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The Jehanne d’Arc Cycle

The Fairies Tree

Image copyright Fern Petrie 2017

Fern Petrie, The Fairies Tree, Oil on Canvas, 92 x 61 cm, 2015.

“I have often heard it said by old people that the fairies met there. My godmother even told me that she had seen fairies there…I never saw any fairies under the tree to my knowledge.” – Jehanne’s testimony at her trial.


The tree allusion also features in a prophecy; “There is a wood in Domremy, called the Polled Wood; you can see it from my father’s door, it is not a league away…when I was on my journey to my king, I was asked by some if there was not a wood in my country called the Polled Wood, for it had been prophesized that a maid would come from near that wood to do wonderful things. But I said I had no faith in that.” - Jehanne.


At her inquisition Jehanne mentions that from the boughs of this tree (known as the Ladies or Fairies Tree) the girls of Domremy fashioned garlands for the statue of the Blessed Virgin. Nearby there was also a well that was believed to possess healing properties.


This mixture of Christian and pagan beliefs was infused through medieval society. In this work ‘The Fairies Tree’ I comment on this tradition by portraying Jehanne in the red skirt of a peasant girl embroidered with crims0n roses entwined within the roots of the tree.

As a girl of thirteen she was visited by the saints Michael, Catherine and Margaret and told of her destiny. She was also instructed how to behave and most importantly, to keep her virginity. This red dress symbolises a simple country life of superstition (the fairy shoes) mingled with Christianity, romance and the expectations of family and tradition.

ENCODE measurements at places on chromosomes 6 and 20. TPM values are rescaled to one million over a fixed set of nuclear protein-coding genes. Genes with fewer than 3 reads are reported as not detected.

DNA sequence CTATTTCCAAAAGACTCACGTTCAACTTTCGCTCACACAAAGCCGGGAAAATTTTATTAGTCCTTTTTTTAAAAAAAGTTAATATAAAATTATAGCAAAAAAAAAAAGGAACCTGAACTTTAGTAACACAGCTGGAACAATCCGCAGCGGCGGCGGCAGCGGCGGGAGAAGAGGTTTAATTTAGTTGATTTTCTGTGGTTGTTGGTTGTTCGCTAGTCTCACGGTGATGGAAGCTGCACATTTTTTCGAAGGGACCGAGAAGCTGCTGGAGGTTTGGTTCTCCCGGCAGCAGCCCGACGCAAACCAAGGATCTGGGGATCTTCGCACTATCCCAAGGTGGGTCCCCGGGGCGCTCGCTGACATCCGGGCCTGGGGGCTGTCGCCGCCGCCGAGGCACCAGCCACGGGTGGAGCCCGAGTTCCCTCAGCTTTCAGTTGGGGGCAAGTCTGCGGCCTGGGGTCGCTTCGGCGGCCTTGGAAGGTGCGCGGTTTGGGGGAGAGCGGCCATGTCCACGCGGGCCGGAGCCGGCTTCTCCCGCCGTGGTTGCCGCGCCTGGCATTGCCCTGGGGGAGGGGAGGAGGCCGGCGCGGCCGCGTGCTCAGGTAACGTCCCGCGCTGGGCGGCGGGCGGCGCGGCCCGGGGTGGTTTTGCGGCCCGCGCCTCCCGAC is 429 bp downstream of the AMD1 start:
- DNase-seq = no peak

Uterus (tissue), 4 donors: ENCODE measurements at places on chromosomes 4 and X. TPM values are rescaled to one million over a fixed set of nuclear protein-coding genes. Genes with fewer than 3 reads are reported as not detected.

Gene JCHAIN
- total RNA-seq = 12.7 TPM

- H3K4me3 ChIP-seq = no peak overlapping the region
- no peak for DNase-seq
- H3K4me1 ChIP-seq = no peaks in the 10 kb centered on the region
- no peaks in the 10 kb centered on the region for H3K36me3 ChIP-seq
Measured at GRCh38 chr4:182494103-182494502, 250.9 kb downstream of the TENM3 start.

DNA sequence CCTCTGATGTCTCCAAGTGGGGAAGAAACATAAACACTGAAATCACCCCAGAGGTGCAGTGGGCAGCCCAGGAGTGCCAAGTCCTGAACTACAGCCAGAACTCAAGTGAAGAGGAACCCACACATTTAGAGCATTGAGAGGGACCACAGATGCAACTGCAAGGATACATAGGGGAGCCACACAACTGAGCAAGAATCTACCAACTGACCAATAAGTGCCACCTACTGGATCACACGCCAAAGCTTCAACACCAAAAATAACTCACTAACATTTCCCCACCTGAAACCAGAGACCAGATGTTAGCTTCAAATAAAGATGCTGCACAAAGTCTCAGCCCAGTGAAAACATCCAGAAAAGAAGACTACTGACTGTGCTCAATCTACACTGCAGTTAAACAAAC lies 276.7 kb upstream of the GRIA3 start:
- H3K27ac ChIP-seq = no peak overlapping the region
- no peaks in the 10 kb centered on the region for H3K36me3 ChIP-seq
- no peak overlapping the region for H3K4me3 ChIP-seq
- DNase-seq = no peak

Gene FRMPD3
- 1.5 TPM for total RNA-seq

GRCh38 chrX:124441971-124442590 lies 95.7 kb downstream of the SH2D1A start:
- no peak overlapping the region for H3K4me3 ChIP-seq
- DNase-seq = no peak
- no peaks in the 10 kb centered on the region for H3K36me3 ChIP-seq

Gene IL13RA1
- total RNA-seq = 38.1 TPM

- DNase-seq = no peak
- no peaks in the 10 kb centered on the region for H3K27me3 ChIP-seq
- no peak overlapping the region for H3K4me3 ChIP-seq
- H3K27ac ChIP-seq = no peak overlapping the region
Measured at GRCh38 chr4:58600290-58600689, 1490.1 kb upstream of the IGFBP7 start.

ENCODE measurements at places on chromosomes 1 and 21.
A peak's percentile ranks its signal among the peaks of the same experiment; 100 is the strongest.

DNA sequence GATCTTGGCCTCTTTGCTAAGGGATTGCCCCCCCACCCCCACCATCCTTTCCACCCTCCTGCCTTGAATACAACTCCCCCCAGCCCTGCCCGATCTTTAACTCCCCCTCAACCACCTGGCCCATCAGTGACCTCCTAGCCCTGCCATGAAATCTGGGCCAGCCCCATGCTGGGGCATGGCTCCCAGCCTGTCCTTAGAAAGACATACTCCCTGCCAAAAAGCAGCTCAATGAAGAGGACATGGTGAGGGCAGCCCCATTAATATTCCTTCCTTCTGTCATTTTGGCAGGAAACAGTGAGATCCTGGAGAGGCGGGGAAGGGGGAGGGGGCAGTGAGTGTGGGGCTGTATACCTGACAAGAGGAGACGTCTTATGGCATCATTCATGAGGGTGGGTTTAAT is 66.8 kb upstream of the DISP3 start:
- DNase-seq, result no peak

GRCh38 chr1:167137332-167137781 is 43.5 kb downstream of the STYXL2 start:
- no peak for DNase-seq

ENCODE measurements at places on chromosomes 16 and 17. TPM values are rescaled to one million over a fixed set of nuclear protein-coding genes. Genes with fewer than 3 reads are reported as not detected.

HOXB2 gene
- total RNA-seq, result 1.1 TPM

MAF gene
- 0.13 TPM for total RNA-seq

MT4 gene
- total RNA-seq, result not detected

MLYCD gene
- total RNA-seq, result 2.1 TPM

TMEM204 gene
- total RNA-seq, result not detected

In attiring Jehanne in such items I seek to embody the hold of such concerns over the medieval mind and thus her acceptance that she was meant for another path.

Nearer her heart and her head I have chosen a simple white bodice embroidered with pink roses to represent her adherence to the wishes of her voices; the embroidered roses symbolic of her adolescence, femininity and chastity and for her belief in her destiny, her willingness to forego that which others value.


The Fairies Tree roots her organically in Domremy with its quaint traditions and earthly appetites. Behind her shoulder is the house in which she was raised; where she learned her faith from her mother and heard the otherworldly voices for the first time in her father’s garden. Even as the anthropomorphic tree hollow forms the shape of the whispering past, the body of the tree twists away from her while her body is turning towards the church as she listens for the peeling of bells and continues with her Hail Mary’s.


Of her heavenly visitations, Jehanne says “There was a great light all about,” and so in this artwork, around her float the lights of the illusive fairies, depicting also the visitations of the Saints, who “Twice and thrice a week the voice told me that I must depart and go into France.”

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